answers to questions, because all things flow from the Incarnation of God.
I hope the conversation will continue and that the Holy Spirit will guide
Mark to the Church.
- admin - 23-03-2007 11:23 AM
Let me echo entirely all that John has said.
Orthodoxy is not something that we are simply in or out of, in which case we are all out of it because none of us live an Orthodox life, and if we truly believed the Orthodox Faith we would not live as we do.
But it is a spiritual hospital, a place of healing. And you are not sure about the treatment and so you hesitate to register with one of the Doctors. We understand entirely. It took me many years to become even the beginner Orthodox I am because that was the path God had laid out for me.
There is no rush, as long as you keep moving towards God, keep looking for life and light in Christ. There is only the path that God in His wisdom sets before you. And I hope that you will continue to keep searching and walking with us. We enjoy your company!
So don't worry. No one expects or desires you to do more than you are comfortable with, but we continue to offer ourselves to you as friends and pilgrims on the way.
Keep your questions coming because this is the only way we grow, and I had a great many questions in the past, and still do.
Best wishes and continuing prayers
Catechumenate - John Charmley - 23-03-2007 12:57 PM
I hope that you are able to feel something of the strong affection that is felt for you here.
In the darkness there is light, and it is the Light of the World. But I know that when the darkness descends it can seem to occlude the light; but just as the sun is still there on the most dismal and rainswept November morning, so is the Light there for you.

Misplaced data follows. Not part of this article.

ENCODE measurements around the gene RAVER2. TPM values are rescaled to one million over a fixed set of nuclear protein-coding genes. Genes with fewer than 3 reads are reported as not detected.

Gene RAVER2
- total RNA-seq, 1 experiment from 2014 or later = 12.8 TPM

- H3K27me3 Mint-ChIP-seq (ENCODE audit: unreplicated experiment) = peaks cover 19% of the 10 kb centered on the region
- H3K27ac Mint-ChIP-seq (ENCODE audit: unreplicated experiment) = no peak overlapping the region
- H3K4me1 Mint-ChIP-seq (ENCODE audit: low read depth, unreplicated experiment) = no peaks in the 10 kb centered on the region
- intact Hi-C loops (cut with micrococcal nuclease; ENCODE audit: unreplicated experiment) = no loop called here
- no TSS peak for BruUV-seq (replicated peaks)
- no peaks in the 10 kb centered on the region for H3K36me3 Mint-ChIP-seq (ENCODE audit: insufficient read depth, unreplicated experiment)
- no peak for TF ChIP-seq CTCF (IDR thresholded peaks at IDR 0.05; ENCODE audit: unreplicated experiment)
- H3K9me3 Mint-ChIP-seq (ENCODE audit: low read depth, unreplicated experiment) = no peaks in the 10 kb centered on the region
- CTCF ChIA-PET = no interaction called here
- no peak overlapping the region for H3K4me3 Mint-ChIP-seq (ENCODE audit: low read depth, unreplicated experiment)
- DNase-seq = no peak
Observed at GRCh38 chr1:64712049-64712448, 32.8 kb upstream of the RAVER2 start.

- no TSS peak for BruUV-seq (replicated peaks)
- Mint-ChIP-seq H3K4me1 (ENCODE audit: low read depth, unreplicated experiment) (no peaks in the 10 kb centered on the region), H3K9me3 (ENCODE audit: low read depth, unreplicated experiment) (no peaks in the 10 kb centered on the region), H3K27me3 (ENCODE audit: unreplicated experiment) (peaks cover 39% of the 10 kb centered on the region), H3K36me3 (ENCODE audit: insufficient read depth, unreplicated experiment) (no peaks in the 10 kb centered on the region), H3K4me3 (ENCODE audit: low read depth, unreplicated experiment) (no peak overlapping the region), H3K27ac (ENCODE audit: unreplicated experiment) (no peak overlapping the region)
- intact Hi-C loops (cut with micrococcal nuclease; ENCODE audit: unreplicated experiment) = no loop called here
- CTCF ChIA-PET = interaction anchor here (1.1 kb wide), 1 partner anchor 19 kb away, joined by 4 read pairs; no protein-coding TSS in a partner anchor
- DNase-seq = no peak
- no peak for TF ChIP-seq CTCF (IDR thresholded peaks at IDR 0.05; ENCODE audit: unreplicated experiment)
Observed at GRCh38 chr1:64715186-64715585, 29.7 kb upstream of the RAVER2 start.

In a way we come to the mystery at the heart of your questions about evil and suffering. We have to accept that these things are in a way we do not understand until much later, good for us.
Four years ago, when my wife left with no warning, and without my even having been aware that she had thought there was a problem (which might, of course, have been part of the problem!) I was devastated. It plunged my whole life into chaos, and at the time I despaired. Who knows fully why things happen, but looking back from where I am now, I can see that the process I have been through has helped cleanse and strengthen me, and that without it, I should most likely have been unable to come closer to Him. Had I been told that four years ago, I should not have believed it and should have thought it scant comfort; yet it was so.